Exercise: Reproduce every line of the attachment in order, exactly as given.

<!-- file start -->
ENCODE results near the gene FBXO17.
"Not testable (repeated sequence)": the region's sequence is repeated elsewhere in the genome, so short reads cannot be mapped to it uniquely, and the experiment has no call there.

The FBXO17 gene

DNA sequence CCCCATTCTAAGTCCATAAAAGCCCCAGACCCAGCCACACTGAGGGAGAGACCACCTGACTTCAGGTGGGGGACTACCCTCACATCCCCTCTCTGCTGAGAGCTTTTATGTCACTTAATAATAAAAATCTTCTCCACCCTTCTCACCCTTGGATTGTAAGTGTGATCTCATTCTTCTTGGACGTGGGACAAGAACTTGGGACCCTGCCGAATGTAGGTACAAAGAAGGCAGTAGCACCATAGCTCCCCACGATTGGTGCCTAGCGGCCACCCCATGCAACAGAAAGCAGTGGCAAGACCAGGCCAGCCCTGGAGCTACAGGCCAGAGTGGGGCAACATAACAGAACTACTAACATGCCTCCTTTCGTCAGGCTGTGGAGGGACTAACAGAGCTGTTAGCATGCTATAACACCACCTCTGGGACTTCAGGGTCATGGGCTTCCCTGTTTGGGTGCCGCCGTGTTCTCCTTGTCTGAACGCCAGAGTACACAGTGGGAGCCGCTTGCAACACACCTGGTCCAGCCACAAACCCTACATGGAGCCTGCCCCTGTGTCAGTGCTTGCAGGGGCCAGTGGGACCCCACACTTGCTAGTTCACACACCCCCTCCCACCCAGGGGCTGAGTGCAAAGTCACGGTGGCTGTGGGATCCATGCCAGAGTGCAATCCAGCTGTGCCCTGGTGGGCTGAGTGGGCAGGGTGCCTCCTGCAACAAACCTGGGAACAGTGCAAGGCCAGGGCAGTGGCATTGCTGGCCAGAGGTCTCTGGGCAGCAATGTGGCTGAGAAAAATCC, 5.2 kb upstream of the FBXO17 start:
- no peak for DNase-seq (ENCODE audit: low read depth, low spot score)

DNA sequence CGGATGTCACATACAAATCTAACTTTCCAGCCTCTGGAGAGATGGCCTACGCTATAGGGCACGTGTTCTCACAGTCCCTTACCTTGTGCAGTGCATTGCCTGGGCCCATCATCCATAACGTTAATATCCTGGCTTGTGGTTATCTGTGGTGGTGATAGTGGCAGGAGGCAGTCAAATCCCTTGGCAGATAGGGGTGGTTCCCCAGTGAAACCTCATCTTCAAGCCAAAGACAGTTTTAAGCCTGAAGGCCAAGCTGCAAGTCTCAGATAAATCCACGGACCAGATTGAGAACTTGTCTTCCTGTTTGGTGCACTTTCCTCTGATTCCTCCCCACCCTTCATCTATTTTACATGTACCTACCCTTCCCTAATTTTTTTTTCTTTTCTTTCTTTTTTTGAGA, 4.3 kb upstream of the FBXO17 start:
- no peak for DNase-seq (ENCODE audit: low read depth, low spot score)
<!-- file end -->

ENCODE results near the gene FBXO17.
"Not testable (repeated sequence)": the region's sequence is repeated elsewhere in the genome, so short reads cannot be mapped to it uniquely, and the experiment has no call there.

The FBXO17 gene

DNA sequence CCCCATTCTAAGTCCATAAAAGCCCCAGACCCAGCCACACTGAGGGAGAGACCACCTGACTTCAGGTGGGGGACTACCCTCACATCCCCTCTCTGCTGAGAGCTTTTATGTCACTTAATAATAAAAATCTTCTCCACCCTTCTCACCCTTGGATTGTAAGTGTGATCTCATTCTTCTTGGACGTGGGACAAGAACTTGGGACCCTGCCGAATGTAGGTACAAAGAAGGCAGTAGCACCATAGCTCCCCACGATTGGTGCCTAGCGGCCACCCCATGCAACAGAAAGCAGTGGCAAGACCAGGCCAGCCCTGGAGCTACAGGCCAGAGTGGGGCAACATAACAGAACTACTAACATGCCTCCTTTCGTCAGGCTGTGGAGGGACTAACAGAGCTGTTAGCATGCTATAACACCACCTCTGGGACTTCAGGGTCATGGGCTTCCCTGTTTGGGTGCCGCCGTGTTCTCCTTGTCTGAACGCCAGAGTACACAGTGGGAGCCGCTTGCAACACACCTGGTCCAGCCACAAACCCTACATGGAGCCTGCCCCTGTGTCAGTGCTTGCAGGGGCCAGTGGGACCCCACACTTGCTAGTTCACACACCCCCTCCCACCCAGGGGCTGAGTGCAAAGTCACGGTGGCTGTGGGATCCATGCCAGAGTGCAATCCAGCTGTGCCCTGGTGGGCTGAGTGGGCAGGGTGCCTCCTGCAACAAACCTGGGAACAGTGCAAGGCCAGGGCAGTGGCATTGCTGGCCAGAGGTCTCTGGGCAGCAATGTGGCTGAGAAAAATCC, 5.2 kb upstream of the FBXO17 start:
- no peak for DNase-seq (ENCODE audit: low read depth, low spot score)

DNA sequence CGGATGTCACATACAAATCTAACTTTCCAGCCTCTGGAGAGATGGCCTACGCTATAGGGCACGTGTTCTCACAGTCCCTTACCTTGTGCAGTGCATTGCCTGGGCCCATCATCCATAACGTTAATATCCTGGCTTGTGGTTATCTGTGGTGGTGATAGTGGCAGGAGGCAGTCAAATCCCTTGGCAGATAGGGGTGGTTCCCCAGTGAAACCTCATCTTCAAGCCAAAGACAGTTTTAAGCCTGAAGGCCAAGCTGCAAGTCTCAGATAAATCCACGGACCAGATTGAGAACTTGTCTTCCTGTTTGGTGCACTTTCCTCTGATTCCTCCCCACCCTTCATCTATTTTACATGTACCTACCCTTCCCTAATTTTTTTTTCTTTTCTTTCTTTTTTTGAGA, 4.3 kb upstream of the FBXO17 start:
- no peak for DNase-seq (ENCODE audit: low read depth, low spot score)